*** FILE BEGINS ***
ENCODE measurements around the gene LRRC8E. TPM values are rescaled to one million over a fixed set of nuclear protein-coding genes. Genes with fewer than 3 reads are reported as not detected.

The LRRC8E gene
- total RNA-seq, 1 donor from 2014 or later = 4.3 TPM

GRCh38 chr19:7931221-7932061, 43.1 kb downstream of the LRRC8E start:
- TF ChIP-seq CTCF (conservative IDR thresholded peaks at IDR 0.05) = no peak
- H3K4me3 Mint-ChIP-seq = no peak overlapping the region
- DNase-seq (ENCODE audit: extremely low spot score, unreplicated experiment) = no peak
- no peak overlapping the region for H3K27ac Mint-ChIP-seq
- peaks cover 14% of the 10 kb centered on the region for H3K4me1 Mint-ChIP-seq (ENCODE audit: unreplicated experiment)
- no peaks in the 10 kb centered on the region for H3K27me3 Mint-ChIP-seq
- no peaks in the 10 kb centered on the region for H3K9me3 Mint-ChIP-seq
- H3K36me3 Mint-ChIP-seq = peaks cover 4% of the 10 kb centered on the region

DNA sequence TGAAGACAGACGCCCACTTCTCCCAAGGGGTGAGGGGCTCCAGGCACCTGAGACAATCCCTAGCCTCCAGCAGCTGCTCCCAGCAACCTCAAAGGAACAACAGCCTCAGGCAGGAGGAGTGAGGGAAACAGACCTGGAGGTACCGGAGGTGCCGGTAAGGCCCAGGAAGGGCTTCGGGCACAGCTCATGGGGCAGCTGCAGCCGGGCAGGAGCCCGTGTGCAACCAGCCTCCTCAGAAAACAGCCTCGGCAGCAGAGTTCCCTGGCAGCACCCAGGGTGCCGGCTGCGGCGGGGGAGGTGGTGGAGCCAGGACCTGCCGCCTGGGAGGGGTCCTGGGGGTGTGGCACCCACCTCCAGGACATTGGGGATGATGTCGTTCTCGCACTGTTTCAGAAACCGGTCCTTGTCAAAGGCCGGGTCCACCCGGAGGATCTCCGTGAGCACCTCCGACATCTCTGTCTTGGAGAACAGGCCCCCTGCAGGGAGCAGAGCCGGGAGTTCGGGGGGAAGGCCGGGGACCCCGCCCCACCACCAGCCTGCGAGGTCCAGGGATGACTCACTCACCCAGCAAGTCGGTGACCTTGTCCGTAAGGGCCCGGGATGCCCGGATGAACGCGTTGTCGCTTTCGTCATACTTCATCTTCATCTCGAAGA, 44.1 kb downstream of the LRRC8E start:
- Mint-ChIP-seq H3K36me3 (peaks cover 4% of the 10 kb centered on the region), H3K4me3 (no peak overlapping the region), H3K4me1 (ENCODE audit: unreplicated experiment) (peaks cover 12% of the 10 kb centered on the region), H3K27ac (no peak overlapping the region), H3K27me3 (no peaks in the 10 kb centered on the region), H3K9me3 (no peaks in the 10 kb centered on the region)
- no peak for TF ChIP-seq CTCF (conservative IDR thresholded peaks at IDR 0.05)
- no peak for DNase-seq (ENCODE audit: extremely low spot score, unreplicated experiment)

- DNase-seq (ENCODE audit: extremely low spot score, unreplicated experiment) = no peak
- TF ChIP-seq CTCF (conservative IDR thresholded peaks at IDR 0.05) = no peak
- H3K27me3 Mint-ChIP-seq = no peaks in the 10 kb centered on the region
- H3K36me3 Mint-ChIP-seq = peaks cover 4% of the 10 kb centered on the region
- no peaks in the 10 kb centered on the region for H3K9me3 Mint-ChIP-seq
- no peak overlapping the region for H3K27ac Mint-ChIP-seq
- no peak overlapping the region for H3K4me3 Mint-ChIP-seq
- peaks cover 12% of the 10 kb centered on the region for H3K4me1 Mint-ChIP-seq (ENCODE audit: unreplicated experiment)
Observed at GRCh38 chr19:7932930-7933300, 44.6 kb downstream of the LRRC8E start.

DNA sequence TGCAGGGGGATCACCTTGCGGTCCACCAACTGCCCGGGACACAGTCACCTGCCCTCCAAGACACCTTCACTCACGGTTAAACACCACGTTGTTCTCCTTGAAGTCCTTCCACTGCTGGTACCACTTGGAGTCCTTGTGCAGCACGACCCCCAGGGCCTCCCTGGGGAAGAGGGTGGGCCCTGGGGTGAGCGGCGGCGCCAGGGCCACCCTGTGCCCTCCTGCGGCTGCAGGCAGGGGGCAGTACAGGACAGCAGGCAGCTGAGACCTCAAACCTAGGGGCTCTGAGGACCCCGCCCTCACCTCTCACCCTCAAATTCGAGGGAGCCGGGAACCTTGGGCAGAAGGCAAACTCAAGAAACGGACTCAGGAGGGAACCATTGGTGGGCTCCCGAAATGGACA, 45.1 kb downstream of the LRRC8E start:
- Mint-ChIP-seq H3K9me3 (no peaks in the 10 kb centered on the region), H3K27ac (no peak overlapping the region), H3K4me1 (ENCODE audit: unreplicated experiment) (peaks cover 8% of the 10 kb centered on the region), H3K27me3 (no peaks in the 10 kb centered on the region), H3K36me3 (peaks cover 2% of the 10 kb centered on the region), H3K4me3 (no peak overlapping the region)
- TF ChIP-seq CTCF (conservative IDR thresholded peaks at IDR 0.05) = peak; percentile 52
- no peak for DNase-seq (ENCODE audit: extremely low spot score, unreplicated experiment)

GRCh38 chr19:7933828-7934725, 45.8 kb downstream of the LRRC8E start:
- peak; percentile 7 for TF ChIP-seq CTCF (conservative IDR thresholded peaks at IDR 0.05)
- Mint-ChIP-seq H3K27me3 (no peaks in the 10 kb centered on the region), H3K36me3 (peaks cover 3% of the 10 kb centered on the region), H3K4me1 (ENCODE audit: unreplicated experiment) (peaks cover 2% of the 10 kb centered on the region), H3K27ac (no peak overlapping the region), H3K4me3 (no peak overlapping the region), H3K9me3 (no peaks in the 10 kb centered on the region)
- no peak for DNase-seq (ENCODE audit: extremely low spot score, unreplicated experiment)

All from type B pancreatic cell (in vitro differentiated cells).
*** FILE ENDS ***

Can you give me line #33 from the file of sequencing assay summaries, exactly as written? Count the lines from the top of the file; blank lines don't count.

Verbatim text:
- no peak for DNase-seq (ENCODE audit: extremely low spot score, unreplicated experiment)